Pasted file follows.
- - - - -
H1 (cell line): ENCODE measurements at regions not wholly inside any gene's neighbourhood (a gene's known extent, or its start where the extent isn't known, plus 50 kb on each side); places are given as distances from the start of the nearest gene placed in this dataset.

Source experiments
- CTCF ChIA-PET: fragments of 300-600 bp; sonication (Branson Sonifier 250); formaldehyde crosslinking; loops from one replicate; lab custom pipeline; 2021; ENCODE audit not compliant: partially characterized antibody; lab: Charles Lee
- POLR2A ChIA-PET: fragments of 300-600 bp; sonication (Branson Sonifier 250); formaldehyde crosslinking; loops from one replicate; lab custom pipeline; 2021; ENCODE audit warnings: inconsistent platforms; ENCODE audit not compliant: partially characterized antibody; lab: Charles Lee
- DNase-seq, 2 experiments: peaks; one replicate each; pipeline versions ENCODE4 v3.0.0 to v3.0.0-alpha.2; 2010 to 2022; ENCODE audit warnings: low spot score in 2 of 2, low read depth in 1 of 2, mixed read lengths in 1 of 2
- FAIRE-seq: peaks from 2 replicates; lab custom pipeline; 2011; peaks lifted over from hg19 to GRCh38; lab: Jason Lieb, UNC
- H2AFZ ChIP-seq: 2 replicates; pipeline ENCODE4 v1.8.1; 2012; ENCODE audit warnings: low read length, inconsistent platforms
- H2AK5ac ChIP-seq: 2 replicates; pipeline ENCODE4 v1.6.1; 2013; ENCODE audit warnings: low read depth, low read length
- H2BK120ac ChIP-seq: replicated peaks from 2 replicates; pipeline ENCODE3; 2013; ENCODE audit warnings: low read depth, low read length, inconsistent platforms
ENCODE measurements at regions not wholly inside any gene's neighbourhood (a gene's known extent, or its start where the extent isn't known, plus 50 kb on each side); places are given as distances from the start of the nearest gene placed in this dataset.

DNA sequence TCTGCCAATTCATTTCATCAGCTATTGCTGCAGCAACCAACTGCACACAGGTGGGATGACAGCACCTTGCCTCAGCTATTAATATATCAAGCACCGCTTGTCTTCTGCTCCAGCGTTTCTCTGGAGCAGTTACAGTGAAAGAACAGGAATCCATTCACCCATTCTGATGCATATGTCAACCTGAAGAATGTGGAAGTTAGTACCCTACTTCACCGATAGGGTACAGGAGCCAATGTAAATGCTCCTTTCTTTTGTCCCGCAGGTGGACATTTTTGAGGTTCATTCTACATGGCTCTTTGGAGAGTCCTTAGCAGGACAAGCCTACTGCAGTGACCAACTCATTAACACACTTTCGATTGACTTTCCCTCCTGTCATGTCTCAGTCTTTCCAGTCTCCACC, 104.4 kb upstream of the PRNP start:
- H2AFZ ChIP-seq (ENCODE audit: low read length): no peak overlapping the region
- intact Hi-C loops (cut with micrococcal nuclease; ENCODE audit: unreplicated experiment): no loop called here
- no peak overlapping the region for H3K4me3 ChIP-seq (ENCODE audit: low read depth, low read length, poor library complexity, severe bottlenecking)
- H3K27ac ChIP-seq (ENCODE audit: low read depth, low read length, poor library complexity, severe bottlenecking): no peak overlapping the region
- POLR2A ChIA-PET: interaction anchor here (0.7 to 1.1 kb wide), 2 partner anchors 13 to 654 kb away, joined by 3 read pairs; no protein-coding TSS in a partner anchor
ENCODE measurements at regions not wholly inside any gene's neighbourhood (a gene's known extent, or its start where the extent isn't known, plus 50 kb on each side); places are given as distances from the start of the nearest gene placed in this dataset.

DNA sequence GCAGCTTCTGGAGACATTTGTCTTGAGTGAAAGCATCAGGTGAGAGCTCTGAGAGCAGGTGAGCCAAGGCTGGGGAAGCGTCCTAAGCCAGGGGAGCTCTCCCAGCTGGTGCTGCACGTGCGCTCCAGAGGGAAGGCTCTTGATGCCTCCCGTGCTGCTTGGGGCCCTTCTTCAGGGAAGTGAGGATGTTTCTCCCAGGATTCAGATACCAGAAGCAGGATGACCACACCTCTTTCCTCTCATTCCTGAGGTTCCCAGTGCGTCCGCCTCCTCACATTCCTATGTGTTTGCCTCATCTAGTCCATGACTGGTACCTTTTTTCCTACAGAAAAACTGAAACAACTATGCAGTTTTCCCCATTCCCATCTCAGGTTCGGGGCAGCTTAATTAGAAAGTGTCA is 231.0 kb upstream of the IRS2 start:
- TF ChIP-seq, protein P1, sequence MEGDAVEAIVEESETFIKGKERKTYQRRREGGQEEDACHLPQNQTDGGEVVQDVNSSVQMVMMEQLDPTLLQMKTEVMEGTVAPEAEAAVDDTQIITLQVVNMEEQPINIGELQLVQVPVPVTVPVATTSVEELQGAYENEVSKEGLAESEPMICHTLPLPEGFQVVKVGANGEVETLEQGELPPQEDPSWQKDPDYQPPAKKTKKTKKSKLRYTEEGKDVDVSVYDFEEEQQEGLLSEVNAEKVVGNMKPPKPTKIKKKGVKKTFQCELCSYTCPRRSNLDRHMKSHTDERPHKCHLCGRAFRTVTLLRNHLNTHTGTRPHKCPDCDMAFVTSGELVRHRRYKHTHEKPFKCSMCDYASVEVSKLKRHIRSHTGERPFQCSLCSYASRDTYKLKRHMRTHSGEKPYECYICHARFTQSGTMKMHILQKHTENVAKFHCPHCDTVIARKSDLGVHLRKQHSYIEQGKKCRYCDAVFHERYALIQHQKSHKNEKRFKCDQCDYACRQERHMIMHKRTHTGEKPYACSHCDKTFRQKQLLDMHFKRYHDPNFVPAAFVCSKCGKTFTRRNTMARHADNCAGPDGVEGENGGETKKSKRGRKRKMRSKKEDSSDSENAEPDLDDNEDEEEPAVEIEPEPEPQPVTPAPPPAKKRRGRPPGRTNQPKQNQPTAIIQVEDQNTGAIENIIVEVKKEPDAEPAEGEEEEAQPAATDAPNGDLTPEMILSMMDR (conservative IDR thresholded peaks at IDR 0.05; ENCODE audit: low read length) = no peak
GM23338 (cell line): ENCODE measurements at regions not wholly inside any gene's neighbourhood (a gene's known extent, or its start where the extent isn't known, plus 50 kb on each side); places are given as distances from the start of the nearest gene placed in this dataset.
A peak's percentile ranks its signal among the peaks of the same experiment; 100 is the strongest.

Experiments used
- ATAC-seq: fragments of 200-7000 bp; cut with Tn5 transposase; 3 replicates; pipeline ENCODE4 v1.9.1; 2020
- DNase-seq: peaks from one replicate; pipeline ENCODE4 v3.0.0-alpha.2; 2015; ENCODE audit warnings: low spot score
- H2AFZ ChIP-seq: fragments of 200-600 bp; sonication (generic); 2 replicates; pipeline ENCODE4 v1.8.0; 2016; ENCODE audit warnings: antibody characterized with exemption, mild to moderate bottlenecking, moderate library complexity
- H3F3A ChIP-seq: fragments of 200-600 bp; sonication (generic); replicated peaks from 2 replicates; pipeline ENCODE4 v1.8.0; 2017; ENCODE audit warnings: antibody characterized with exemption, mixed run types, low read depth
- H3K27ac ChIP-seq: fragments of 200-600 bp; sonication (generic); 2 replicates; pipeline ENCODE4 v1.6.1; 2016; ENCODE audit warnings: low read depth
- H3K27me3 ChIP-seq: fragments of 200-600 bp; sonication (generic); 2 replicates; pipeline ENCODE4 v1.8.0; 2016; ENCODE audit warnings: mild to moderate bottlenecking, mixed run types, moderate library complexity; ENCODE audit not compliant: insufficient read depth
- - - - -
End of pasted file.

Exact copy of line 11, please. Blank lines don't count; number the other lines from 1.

DNA sequence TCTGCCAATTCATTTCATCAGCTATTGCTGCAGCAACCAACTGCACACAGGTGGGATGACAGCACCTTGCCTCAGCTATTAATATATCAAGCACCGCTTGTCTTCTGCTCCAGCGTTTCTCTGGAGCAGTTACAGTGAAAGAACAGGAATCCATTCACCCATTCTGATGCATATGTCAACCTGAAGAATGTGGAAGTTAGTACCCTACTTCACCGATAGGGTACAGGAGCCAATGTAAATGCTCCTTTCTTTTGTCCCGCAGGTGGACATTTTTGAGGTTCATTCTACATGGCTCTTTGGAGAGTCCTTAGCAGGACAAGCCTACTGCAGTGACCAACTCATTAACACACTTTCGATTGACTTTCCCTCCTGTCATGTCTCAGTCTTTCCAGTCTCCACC, 104.4 kb upstream of the PRNP start: